Opinion Articles

Saving Private Sunak? Politics and Remembrance in 1995 and 2024

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The cartoon above is the first in a series created by Steve Way exclusively for H&P. We will be publishing more of them over the coming days as part of our election coverage If posting them on social media please acknowledge Steve Way and H&P. For permission to reproduce in books or articles please contact Steve at: stevewayuk@yahoo.co.uk


Two weeks into a general election campaign in which he has struggled to make any inroads into Labour’s commanding lead in the opinion polls, Conservative prime minister Rishi Sunak scored a spectacular own goal. He outraged veterans and appalled many of his own colleagues on Thursday 7 June by leaving the commemorations of the 80th anniversary of D-Day early in order to be interviewed by ITV. Across the political spectrum, observers were left asking “What on earth was he thinking of?”


Sunak and his team were probably unaware of how one of his predecessors, John Major, had dealt, for more skilfully, with a similar dilemma. The 1995 Commonwealth Heads of Government Meeting (CHOGM) was due to be held in Auckland, New Zealand, in the second week of November. The schedule devised by New Zealand Prime Minister, Jim Bolger, had the opening ceremony on Friday 10 November, with the heads’ retreat on the weekend of 11-12th. This clashed with Remembrance Sunday, and Downing Street calculated that Major would only be able to attend both it and the CHOGM if he left New Zealand on the evening of 10th, thereby missing the retreat. Major’s team were worried about the optics of the prime minister being absent from the Cenotaph, but felt his attendance at CHOGM was important and were reassured by the thought that the Queen, who would be there as well, would also miss the ceremony in London. The mood in Downing Street turned to panic when staff learned that the Queen actually intended to leave the CHOGM early in order to be present at the Cenotaph.


Major’s private secretary with responsibility for foreign affairs, Roderick Lyne, told the Foreign Office that ‘the Prime Minister is much concerned about missing the Cenotaph ceremony if he stays for the retreat at CHOGM’ [Lyne to Sawers, 20 Jan. 1995, The National Archives (TNA), PREM 19/5156]. The optics were particularly troubling as this was the 50th anniversary of the end of the Second World War. And as today, Labour had a hefty lead in the opinion polls. Appearing to snub British veterans could only make that worse. Memories were still relatively fresh of the damage that had been done to Labour when in 1981 the party’s then leader, Michael Foot, appeared at the Cenotaph wearing what the right-wing tabloids described as a ‘donkey jacket’. Downing Street even worried about the opportunity the affair might give Major’s ambitious deputy, Michael Heseltine ‘to play at being Prime Minister’ at the ceremony in London [Oakden to Lyne, 30 October 1995, PREM 19/5156].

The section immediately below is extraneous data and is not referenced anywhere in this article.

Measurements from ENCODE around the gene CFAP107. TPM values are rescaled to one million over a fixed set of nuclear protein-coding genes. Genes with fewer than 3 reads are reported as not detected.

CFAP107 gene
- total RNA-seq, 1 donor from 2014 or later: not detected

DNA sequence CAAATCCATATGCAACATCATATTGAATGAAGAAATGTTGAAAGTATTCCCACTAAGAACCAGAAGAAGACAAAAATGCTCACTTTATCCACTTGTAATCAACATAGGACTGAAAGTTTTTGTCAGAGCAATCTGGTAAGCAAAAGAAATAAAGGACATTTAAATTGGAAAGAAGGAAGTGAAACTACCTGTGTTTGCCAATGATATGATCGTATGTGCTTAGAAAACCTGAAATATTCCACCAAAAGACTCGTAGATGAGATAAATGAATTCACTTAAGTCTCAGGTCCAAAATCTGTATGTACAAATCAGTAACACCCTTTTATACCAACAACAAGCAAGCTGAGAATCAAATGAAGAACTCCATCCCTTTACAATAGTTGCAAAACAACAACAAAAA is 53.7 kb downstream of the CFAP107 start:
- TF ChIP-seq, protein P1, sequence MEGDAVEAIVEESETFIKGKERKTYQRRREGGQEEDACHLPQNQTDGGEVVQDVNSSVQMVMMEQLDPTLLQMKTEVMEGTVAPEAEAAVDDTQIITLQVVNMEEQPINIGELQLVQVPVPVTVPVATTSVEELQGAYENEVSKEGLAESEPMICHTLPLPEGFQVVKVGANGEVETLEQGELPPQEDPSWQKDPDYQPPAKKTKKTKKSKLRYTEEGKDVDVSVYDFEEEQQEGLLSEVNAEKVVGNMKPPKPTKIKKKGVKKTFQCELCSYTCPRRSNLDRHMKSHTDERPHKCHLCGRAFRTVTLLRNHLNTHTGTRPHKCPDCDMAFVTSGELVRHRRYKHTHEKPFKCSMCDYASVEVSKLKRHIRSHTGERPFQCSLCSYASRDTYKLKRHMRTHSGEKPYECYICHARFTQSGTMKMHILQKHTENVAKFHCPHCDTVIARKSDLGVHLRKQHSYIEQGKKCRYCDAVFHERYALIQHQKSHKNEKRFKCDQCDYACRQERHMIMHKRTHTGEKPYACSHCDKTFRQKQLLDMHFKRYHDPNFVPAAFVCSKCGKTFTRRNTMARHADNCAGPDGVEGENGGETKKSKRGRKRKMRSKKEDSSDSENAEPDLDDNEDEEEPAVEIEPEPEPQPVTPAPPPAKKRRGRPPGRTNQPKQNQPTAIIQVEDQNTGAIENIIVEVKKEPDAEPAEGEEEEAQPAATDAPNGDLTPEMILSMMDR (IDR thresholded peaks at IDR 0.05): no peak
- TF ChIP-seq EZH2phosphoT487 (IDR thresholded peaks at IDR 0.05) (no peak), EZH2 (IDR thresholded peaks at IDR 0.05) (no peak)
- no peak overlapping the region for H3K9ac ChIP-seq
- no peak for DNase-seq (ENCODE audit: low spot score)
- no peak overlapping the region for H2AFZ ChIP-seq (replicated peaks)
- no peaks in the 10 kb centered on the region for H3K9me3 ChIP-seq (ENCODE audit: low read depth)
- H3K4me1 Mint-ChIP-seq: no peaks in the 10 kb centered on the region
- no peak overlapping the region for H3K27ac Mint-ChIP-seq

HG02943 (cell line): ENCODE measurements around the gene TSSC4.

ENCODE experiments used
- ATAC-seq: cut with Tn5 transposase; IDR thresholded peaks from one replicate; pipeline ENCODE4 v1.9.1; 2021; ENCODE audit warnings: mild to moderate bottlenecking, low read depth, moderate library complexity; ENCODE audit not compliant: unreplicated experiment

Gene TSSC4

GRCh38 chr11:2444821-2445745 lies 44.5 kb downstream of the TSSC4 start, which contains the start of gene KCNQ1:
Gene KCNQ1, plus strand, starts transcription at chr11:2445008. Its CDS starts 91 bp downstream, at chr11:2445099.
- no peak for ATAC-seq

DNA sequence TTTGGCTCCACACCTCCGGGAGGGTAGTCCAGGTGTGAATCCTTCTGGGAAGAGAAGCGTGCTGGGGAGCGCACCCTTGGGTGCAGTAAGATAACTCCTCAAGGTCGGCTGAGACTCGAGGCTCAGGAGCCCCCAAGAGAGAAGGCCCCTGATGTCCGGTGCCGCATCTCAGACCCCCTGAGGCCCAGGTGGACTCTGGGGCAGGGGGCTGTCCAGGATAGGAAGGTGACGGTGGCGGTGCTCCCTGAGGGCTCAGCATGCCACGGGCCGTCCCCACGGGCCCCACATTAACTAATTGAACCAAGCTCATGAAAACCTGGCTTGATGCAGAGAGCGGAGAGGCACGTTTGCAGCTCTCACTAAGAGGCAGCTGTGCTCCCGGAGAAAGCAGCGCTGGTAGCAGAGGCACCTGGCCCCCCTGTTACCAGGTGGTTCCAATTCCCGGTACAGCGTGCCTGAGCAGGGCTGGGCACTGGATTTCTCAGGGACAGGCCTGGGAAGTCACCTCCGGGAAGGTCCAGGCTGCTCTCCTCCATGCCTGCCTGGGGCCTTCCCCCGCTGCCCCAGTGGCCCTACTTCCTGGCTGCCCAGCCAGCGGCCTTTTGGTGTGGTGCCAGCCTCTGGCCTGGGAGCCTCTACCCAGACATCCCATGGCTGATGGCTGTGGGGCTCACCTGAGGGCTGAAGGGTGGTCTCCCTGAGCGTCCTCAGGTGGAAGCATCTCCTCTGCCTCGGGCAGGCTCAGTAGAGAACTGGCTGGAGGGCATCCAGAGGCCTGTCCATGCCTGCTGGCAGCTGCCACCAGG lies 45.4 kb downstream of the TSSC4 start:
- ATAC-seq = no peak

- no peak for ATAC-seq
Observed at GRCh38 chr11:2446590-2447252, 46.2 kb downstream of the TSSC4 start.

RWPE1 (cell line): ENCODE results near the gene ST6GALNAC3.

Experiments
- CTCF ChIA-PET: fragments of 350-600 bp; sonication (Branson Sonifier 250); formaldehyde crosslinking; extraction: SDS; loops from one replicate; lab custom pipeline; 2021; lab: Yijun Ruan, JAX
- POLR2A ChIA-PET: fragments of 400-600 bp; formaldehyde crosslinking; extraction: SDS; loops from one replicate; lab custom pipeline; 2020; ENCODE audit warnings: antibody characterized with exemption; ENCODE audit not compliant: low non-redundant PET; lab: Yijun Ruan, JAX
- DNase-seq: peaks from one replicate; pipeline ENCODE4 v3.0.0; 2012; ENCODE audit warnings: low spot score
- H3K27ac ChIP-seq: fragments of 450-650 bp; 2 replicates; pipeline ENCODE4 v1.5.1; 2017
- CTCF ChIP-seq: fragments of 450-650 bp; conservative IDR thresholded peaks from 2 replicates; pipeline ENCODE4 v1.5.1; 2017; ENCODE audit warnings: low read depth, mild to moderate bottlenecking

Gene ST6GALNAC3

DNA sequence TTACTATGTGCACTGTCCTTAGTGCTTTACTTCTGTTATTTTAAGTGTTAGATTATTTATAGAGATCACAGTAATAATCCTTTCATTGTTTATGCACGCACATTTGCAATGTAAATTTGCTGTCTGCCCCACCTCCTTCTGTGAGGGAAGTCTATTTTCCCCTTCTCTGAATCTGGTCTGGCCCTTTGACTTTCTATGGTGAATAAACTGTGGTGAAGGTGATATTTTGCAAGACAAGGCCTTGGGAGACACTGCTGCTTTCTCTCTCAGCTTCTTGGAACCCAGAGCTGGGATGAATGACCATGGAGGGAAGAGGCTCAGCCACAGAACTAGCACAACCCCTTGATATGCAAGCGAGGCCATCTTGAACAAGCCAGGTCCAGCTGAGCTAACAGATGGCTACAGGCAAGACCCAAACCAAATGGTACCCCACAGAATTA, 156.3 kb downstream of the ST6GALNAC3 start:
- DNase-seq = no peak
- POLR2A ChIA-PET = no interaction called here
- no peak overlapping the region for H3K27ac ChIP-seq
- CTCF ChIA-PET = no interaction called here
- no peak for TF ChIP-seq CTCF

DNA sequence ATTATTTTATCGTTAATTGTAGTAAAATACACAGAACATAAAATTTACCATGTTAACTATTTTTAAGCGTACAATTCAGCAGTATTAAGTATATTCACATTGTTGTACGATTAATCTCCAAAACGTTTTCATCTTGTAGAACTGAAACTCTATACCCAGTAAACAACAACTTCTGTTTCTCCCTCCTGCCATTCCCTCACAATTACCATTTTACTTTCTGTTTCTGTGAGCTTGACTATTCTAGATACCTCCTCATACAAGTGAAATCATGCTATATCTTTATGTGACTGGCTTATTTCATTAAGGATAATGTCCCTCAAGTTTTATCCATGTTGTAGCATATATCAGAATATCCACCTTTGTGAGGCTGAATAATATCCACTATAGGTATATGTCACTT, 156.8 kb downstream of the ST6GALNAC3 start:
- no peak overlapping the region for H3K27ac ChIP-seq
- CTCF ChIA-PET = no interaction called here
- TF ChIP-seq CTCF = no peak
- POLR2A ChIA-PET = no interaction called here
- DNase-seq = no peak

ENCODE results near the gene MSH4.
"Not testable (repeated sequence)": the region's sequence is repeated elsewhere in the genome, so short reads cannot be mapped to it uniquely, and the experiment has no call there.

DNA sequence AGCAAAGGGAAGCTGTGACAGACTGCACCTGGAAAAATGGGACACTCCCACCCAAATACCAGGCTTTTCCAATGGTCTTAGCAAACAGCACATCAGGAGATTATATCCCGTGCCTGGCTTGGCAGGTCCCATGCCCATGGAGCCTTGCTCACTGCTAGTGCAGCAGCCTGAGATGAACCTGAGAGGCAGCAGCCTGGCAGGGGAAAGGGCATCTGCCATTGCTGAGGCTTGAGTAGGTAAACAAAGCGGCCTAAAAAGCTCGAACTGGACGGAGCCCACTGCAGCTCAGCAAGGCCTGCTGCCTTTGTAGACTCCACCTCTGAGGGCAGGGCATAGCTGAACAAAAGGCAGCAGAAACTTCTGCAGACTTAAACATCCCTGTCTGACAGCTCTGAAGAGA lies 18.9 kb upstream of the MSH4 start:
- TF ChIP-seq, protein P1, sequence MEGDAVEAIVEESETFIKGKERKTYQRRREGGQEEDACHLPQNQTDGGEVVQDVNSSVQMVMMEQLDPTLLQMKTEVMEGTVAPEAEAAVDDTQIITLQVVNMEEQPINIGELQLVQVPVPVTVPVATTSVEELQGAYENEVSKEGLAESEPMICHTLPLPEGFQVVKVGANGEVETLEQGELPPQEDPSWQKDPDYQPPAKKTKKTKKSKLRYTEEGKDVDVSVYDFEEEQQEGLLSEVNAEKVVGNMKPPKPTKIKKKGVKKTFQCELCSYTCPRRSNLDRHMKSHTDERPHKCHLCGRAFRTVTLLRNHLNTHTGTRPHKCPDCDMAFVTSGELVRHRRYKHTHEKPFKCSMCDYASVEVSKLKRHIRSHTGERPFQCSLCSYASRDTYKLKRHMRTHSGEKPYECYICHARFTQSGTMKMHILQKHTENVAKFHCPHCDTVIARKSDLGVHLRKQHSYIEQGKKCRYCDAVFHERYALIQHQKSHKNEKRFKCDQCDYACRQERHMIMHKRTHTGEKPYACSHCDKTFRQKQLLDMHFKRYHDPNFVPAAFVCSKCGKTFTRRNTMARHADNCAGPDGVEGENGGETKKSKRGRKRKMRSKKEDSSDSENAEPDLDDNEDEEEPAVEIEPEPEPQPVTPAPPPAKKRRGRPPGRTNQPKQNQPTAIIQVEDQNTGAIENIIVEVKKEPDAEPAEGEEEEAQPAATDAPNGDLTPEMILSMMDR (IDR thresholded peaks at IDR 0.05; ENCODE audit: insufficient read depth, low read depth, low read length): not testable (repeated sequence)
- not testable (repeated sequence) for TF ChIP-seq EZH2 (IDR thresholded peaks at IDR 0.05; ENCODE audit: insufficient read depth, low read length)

In the end, Major avoided accusations of disrespect for the fallen by making elaborate preparations for Remembrance Sunday. As New Zealand’s main commemorative events were held on Anzac Day (in April) rather than Armistice Day, the UK High Commission helped to organise a special local ceremony for Major to attend. And the UK government even went to the extent of flying out UK veterans to be present in New Zealand alongside Major. This careful planning proved successful in terms of the news management of Major’s absence from the Cenotaph.


There’s an obvious historical lesson here: in contemporary politics, the symbolic matters at least as much as policy detail. As such, public ceremony, particularly that surrounding the hugely emotive issue of national remembrance, requires very careful thought and planning. While some of Sunak’s advisors might have questioned the value of the prime minister attending a ‘French’ D-Day commemoration, initial reports suggest that it was the impatience of the prime minister and his team to get back to the general election campaign that caused the problems. Like many canny political moves which successfully avert a PR disaster, Major’s negotiation of the problem of Remembrance Sunday in 1995 is now largely forgotten. But the Conservatives should have remembered the venom aimed at Michael Foot by the right-wing press in 1981 after his ‘disrespectful’ appearance at the Cenotaph. And in that respect, current Conservative pleas that remembrance shouldn’t be ‘politicised’ have a rather hollow ring to them.


But in a broader sense, the mid-1990s marked an important moment when commemoration of the two world wars was revived and reified as a focus for British national identity. Worried about its finances, in 1994 the Royal British Legion had launched an exceptionally vigorous advertising campaign for its annual poppy appeal. National newspapers began the practice of publishing images of poppies on their mastheads in the run-up to Remembrance Sunday, and displaying a poppy on their lapels became virtually obligatory for politicians and television presenters - as it has been ever since.


Many commentators have already drawn links between the re-emergence of ‘The Great Patriotic War(s)’ as the UK’s defining national story and the Brexit vote. The idea that Britain ‘stood alone’ in 1940 was weaponised by the Leave campaign in the 2016 Referendum to encourage a fortress mentality towards Europe. As an enthusiastic backer of Brexit, Rishi Sunak benefited from this popular mood. Indeed, Brexit played a part in the chain of events that led him to Downing Street. It would be acutely ironic if his failure to pay due reverence to the commemorations around one of the defining actions of the Second World War proved to be the final nail in Sunak’s political coffin.


Please note: Views expressed are those of the author.

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